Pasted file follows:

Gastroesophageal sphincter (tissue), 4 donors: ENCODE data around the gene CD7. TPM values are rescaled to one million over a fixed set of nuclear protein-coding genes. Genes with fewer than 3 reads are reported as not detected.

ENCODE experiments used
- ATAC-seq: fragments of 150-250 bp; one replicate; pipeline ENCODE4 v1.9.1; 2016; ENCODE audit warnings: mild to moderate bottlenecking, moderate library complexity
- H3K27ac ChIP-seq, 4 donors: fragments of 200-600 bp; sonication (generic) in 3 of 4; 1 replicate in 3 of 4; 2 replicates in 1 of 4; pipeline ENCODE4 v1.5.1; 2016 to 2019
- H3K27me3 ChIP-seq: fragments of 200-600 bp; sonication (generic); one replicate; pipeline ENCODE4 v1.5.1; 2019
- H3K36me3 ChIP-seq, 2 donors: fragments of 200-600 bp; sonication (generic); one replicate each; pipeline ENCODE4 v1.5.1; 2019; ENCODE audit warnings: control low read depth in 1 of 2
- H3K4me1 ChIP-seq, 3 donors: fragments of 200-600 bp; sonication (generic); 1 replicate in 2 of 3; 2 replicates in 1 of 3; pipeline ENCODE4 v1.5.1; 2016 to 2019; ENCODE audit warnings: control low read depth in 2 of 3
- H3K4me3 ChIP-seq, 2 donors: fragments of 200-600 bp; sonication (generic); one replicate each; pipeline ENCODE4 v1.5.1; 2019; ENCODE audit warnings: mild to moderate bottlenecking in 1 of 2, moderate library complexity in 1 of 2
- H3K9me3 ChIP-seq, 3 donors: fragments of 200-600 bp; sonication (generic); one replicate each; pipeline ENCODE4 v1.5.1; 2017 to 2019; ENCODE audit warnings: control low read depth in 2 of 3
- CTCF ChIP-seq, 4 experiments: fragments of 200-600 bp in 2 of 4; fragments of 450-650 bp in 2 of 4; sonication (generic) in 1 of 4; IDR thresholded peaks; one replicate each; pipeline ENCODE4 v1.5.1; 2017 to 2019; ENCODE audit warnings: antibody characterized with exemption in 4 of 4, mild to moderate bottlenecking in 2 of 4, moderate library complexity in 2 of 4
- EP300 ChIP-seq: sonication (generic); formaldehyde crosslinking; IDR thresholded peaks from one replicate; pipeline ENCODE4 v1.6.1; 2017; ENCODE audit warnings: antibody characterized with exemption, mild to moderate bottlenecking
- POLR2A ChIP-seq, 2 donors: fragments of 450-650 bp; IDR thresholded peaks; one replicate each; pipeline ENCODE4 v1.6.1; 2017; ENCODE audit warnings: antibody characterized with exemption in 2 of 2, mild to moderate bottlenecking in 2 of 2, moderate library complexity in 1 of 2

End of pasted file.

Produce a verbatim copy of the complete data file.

Gastroesophageal sphincter (tissue), 4 donors: ENCODE data around the gene CD7. TPM values are rescaled to one million over a fixed set of nuclear protein-coding genes. Genes with fewer than 3 reads are reported as not detected.

ENCODE experiments used
- ATAC-seq: fragments of 150-250 bp; one replicate; pipeline ENCODE4 v1.9.1; 2016; ENCODE audit warnings: mild to moderate bottlenecking, moderate library complexity
- H3K27ac ChIP-seq, 4 donors: fragments of 200-600 bp; sonication (generic) in 3 of 4; 1 replicate in 3 of 4; 2 replicates in 1 of 4; pipeline ENCODE4 v1.5.1; 2016 to 2019
- H3K27me3 ChIP-seq: fragments of 200-600 bp; sonication (generic); one replicate; pipeline ENCODE4 v1.5.1; 2019
- H3K36me3 ChIP-seq, 2 donors: fragments of 200-600 bp; sonication (generic); one replicate each; pipeline ENCODE4 v1.5.1; 2019; ENCODE audit warnings: control low read depth in 1 of 2
- H3K4me1 ChIP-seq, 3 donors: fragments of 200-600 bp; sonication (generic); 1 replicate in 2 of 3; 2 replicates in 1 of 3; pipeline ENCODE4 v1.5.1; 2016 to 2019; ENCODE audit warnings: control low read depth in 2 of 3
- H3K4me3 ChIP-seq, 2 donors: fragments of 200-600 bp; sonication (generic); one replicate each; pipeline ENCODE4 v1.5.1; 2019; ENCODE audit warnings: mild to moderate bottlenecking in 1 of 2, moderate library complexity in 1 of 2
- H3K9me3 ChIP-seq, 3 donors: fragments of 200-600 bp; sonication (generic); one replicate each; pipeline ENCODE4 v1.5.1; 2017 to 2019; ENCODE audit warnings: control low read depth in 2 of 3
- CTCF ChIP-seq, 4 experiments: fragments of 200-600 bp in 2 of 4; fragments of 450-650 bp in 2 of 4; sonication (generic) in 1 of 4; IDR thresholded peaks; one replicate each; pipeline ENCODE4 v1.5.1; 2017 to 2019; ENCODE audit warnings: antibody characterized with exemption in 4 of 4, mild to moderate bottlenecking in 2 of 4, moderate library complexity in 2 of 4
- EP300 ChIP-seq: sonication (generic); formaldehyde crosslinking; IDR thresholded peaks from one replicate; pipeline ENCODE4 v1.6.1; 2017; ENCODE audit warnings: antibody characterized with exemption, mild to moderate bottlenecking
- POLR2A ChIP-seq, 2 donors: fragments of 450-650 bp; IDR thresholded peaks; one replicate each; pipeline ENCODE4 v1.6.1; 2017; ENCODE audit warnings: antibody characterized with exemption in 2 of 2, mild to moderate bottlenecking in 2 of 2, moderate library complexity in 1 of 2